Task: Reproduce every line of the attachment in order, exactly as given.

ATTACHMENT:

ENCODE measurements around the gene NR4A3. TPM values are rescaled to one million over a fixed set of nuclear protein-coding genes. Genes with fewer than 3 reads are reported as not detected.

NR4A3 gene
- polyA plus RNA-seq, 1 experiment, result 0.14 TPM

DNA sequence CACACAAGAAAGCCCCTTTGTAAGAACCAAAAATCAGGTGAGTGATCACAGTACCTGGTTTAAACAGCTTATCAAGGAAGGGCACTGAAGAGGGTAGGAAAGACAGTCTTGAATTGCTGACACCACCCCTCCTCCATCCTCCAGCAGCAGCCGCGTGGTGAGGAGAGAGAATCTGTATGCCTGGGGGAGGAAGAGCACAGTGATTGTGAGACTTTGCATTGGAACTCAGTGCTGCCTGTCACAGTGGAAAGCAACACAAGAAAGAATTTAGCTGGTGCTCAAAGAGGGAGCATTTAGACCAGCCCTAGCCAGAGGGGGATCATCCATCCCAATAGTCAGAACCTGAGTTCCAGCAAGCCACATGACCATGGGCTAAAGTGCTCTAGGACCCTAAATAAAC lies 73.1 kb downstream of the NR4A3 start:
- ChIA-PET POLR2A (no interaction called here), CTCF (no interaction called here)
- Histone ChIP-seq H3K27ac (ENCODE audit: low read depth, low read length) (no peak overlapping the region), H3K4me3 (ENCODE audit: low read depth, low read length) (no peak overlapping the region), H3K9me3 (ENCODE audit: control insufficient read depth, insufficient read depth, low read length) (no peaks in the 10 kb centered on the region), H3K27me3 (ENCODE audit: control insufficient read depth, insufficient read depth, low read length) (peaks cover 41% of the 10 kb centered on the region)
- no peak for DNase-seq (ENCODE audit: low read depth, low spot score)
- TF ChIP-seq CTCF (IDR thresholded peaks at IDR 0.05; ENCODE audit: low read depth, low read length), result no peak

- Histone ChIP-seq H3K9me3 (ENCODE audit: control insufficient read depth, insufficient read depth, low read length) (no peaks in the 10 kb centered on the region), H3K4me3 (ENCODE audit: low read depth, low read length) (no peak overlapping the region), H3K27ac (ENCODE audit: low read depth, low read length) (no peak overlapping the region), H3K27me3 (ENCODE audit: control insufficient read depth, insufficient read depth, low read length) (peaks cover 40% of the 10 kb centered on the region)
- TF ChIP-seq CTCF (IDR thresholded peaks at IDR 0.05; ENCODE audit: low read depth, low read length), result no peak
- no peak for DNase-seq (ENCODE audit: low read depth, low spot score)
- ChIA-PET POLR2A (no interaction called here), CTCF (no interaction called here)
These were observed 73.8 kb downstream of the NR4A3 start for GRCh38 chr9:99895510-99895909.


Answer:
ENCODE measurements around the gene NR4A3. TPM values are rescaled to one million over a fixed set of nuclear protein-coding genes. Genes with fewer than 3 reads are reported as not detected.

NR4A3 gene
- polyA plus RNA-seq, 1 experiment, result 0.14 TPM

DNA sequence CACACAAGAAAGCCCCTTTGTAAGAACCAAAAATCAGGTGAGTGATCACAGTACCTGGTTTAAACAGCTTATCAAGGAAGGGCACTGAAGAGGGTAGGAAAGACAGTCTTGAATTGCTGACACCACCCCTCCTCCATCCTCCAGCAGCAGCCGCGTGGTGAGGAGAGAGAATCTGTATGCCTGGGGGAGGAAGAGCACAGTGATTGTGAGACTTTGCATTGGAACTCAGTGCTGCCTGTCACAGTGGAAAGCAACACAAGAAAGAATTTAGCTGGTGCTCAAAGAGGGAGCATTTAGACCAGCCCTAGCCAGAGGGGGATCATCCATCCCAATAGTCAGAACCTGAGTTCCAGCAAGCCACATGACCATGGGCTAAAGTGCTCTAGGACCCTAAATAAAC lies 73.1 kb downstream of the NR4A3 start:
- ChIA-PET POLR2A (no interaction called here), CTCF (no interaction called here)
- Histone ChIP-seq H3K27ac (ENCODE audit: low read depth, low read length) (no peak overlapping the region), H3K4me3 (ENCODE audit: low read depth, low read length) (no peak overlapping the region), H3K9me3 (ENCODE audit: control insufficient read depth, insufficient read depth, low read length) (no peaks in the 10 kb centered on the region), H3K27me3 (ENCODE audit: control insufficient read depth, insufficient read depth, low read length) (peaks cover 41% of the 10 kb centered on the region)
- no peak for DNase-seq (ENCODE audit: low read depth, low spot score)
- TF ChIP-seq CTCF (IDR thresholded peaks at IDR 0.05; ENCODE audit: low read depth, low read length), result no peak

- Histone ChIP-seq H3K9me3 (ENCODE audit: control insufficient read depth, insufficient read depth, low read length) (no peaks in the 10 kb centered on the region), H3K4me3 (ENCODE audit: low read depth, low read length) (no peak overlapping the region), H3K27ac (ENCODE audit: low read depth, low read length) (no peak overlapping the region), H3K27me3 (ENCODE audit: control insufficient read depth, insufficient read depth, low read length) (peaks cover 40% of the 10 kb centered on the region)
- TF ChIP-seq CTCF (IDR thresholded peaks at IDR 0.05; ENCODE audit: low read depth, low read length), result no peak
- no peak for DNase-seq (ENCODE audit: low read depth, low spot score)
- ChIA-PET POLR2A (no interaction called here), CTCF (no interaction called here)
These were observed 73.8 kb downstream of the NR4A3 start for GRCh38 chr9:99895510-99895909.